The Telegraph
Friday , July 11 , 2014
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Free drugs plan paradox

New Delhi, July 10: The allocation for the health sector has left sections of experts disappointed and wondering how the government will meet its own pledge to scale up free medicines and free diagnostic services.

Finance minister Arun Jaitley said in his budget speech today that the government would take up “free drug service and free diagnosis service on priority”, but health experts say the funds allocated to the sector make the proposed scale-up unlikely.

The outlay for health and family welfare is Rs 35,163 crore, only Rs 1,885 crore (5.6 per cent) higher than what the UPA government had earmarked for 2013-14.

Public health experts have estimated that scaling up a programme to provide free essential medicines through all government clinics — a plan announced by the UPA in 2012 but unimplemented — should start ideally with an annual allocation of at least Rs 4,000 crore.

“Where will the money for free drugs come from?” said Selvaraj Sakthivel, a health economist with the Public Health Foundation of India, New Delhi, a research and training institution. “We were hoping to see a clear allocation for this plan,” Sakthivel told The Telegraph.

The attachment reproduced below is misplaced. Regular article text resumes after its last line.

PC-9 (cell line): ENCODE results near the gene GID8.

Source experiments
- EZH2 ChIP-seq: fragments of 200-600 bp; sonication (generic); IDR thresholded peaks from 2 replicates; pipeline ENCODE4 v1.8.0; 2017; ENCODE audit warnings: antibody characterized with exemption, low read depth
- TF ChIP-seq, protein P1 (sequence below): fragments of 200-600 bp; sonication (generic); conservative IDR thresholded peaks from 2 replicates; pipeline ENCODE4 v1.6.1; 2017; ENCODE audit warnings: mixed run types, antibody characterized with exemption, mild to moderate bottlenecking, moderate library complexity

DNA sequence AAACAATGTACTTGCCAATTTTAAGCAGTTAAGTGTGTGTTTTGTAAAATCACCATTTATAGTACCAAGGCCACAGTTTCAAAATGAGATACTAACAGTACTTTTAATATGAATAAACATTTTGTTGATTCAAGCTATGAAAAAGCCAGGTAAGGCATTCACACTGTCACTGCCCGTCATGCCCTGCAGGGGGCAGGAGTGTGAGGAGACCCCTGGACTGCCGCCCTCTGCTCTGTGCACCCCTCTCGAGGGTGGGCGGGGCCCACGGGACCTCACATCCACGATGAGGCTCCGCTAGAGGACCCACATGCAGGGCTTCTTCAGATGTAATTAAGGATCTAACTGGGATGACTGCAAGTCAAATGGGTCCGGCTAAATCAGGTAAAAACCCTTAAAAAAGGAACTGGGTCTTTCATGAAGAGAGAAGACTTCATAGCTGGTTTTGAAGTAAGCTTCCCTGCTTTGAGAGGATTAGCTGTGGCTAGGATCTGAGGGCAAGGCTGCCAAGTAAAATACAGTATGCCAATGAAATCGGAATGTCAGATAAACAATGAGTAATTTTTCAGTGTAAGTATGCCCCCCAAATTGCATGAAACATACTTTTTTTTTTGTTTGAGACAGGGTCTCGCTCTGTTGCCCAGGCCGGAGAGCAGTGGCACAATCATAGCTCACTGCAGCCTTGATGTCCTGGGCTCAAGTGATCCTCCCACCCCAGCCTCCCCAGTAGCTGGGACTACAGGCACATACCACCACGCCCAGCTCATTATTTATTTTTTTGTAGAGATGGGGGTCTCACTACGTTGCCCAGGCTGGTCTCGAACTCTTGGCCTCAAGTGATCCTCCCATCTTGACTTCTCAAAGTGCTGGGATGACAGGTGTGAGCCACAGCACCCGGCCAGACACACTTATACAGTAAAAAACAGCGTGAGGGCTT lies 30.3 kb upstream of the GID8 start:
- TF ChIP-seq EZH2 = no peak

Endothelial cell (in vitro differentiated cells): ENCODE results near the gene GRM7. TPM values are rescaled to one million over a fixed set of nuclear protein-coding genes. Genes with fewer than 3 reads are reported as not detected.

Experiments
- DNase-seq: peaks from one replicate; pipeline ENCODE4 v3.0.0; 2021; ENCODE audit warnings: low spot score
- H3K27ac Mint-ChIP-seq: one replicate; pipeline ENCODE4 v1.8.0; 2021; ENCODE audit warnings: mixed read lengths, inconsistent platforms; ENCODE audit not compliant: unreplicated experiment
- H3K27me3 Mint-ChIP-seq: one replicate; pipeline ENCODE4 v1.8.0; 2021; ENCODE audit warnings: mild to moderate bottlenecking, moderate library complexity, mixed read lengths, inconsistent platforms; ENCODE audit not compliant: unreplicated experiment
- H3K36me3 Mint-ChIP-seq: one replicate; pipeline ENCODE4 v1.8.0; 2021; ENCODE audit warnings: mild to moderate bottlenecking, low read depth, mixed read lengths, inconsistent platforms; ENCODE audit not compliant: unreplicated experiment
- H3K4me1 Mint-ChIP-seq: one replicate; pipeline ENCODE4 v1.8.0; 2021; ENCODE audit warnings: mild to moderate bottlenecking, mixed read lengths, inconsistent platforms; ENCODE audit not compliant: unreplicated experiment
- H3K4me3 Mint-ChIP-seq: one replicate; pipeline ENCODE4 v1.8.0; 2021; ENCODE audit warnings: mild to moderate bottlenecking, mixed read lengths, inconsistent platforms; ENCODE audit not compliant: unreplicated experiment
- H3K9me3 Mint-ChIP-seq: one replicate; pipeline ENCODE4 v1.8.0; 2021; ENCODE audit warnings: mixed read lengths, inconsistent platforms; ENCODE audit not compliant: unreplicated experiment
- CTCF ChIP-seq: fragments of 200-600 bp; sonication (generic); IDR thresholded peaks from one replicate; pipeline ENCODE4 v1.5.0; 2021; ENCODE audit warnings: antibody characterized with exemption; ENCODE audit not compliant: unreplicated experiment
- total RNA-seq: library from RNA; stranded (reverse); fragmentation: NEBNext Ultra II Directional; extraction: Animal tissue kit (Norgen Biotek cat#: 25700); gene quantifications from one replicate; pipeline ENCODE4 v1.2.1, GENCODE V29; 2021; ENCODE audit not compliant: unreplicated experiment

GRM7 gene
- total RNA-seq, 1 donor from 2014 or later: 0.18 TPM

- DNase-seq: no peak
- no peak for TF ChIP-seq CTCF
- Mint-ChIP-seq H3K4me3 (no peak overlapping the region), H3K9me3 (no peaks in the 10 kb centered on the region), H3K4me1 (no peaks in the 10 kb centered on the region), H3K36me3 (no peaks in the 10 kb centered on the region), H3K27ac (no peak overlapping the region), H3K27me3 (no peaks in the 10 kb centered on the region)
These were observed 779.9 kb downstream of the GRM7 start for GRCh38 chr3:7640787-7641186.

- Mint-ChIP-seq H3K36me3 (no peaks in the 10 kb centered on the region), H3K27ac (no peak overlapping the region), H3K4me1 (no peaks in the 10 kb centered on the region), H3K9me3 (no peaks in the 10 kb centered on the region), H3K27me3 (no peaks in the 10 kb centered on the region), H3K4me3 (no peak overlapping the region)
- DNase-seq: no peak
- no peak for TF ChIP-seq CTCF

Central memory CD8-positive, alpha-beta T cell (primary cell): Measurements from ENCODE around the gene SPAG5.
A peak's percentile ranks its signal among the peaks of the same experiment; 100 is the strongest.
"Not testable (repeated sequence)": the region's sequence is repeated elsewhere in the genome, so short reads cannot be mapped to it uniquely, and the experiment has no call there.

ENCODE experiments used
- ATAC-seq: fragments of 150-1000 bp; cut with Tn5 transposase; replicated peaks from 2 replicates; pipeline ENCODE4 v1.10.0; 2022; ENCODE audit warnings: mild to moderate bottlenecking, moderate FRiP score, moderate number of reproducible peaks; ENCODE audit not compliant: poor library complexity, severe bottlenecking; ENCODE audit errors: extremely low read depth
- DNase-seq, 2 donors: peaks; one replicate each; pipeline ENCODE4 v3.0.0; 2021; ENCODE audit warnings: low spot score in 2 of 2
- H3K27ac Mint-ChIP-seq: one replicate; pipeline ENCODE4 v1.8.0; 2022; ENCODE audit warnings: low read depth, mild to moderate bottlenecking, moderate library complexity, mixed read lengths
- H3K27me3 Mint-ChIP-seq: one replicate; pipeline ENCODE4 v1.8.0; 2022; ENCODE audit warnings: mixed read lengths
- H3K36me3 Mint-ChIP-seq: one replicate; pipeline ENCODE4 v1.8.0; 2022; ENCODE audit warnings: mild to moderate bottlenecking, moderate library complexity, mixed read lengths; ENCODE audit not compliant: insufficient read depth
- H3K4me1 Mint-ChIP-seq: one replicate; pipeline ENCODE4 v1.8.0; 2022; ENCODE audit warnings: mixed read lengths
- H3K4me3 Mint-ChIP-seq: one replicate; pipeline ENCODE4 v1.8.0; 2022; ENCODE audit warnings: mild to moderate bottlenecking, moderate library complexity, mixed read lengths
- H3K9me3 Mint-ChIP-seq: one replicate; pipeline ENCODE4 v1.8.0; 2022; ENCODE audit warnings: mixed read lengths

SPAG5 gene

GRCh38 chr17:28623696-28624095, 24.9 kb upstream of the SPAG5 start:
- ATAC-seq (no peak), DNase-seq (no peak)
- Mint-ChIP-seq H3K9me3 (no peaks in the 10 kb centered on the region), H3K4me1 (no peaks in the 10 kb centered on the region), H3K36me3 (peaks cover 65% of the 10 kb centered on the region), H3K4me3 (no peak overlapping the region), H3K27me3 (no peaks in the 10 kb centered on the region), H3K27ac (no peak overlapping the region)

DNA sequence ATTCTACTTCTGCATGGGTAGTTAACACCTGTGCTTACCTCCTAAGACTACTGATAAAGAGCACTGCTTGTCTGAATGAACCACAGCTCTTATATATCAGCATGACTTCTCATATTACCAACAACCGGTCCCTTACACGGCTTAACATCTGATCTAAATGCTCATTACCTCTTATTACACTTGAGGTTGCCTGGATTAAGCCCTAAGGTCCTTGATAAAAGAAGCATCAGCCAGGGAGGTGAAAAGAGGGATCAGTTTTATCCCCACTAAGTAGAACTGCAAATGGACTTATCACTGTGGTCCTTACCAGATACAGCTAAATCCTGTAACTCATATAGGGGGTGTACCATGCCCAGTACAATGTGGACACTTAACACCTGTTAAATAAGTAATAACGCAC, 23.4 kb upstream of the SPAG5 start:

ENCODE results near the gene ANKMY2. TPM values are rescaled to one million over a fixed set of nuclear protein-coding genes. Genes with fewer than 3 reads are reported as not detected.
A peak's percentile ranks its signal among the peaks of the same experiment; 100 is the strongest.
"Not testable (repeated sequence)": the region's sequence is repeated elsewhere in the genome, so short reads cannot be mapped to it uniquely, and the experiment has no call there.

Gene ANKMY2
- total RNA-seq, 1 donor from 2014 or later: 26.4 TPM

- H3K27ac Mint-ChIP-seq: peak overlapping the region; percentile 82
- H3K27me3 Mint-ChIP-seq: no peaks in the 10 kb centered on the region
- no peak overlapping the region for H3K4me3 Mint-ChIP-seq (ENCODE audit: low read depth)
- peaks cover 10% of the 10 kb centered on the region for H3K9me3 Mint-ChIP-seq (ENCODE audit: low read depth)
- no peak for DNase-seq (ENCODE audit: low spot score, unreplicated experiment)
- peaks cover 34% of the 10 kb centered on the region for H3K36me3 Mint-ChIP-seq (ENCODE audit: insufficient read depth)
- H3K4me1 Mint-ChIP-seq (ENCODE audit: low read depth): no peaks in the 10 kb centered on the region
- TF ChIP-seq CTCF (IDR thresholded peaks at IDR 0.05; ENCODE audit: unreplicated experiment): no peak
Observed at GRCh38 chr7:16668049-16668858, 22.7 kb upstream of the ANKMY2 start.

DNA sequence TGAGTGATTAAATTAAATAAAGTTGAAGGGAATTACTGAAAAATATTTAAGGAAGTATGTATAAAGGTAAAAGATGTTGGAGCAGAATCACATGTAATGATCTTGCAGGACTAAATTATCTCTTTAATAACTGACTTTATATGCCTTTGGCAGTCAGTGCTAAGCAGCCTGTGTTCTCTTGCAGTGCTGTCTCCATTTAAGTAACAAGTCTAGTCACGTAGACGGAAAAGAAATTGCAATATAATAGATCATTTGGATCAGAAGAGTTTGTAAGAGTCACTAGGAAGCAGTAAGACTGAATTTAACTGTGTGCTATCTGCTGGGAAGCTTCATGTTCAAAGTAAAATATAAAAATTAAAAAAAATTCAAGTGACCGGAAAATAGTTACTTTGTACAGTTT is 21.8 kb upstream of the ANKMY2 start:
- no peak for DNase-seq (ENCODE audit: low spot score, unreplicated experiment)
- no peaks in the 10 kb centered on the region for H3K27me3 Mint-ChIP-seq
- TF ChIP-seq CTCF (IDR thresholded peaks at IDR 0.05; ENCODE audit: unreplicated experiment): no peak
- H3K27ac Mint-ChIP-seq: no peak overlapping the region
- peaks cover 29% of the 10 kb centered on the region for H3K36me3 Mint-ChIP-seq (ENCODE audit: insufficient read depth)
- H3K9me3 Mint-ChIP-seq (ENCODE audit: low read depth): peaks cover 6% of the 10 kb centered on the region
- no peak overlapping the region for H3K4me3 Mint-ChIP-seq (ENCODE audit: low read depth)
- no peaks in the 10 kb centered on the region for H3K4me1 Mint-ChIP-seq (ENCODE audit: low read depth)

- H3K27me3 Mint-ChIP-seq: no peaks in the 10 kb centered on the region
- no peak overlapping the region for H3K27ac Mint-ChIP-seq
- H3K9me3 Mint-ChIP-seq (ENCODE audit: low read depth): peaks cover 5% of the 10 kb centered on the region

“The free drug and diagnosis service was mentioned as a priority, but this hasn’t been substantiated enough from a procurement perspective,” said Utkarsh Panitkar, partner and head of life sciences in the Mumbai office of KPMG, a global consulting firm. “I’m intrigued with this — it’ll be interesting to see how the medicines will be procured.”

K. Srinath Reddy, a senior cardiologist and president of the PHFI, said one option for the government would be to scale up the free drugs programme gradually, relying on funds allocated to other heads under the health sector such as the national health mission.

But a health economist said using up funds from other health initiatives to support a free drugs and diagnostic programme could end up hurting those initiatives.

The budget also doesn’t appear to have allocations for the proposal to introduce three new vaccines — an injectible polio vaccine, a vaccine against rotavirus infections and a vaccine against rubella — to the estimated 27 million new-borns across the country each year.

Prime Minister Narendra Modi had last week announced that the government would introduce these vaccines as part of a programme to expand the number of infections covered by the universal immunisation programme.

A senior health official, however, said the absence of a substantial increase in the funds allocated for immunisation need not cause concern. “We’re introducing the injectible polio vaccine only by the end of 2015, and it’ll take us at least nine months to procure the vaccine against rubella,” the official said.

The budget has proposed Rs 500 crore to establish four AIIMS-like institutions in Andhra Pradesh, Bengal, Maharashtra and Uttar Pradesh. It has also proposed to set up 12 new government medical colleges.

Jaitley also announced that the Centre would establish 15 model rural health research centres in different states to take up research on local health issues relating to the rural populations. He said two National Institutes of Ageing would be established at the AIIMS, New Delhi, and at the Madras Medical College, Chennai.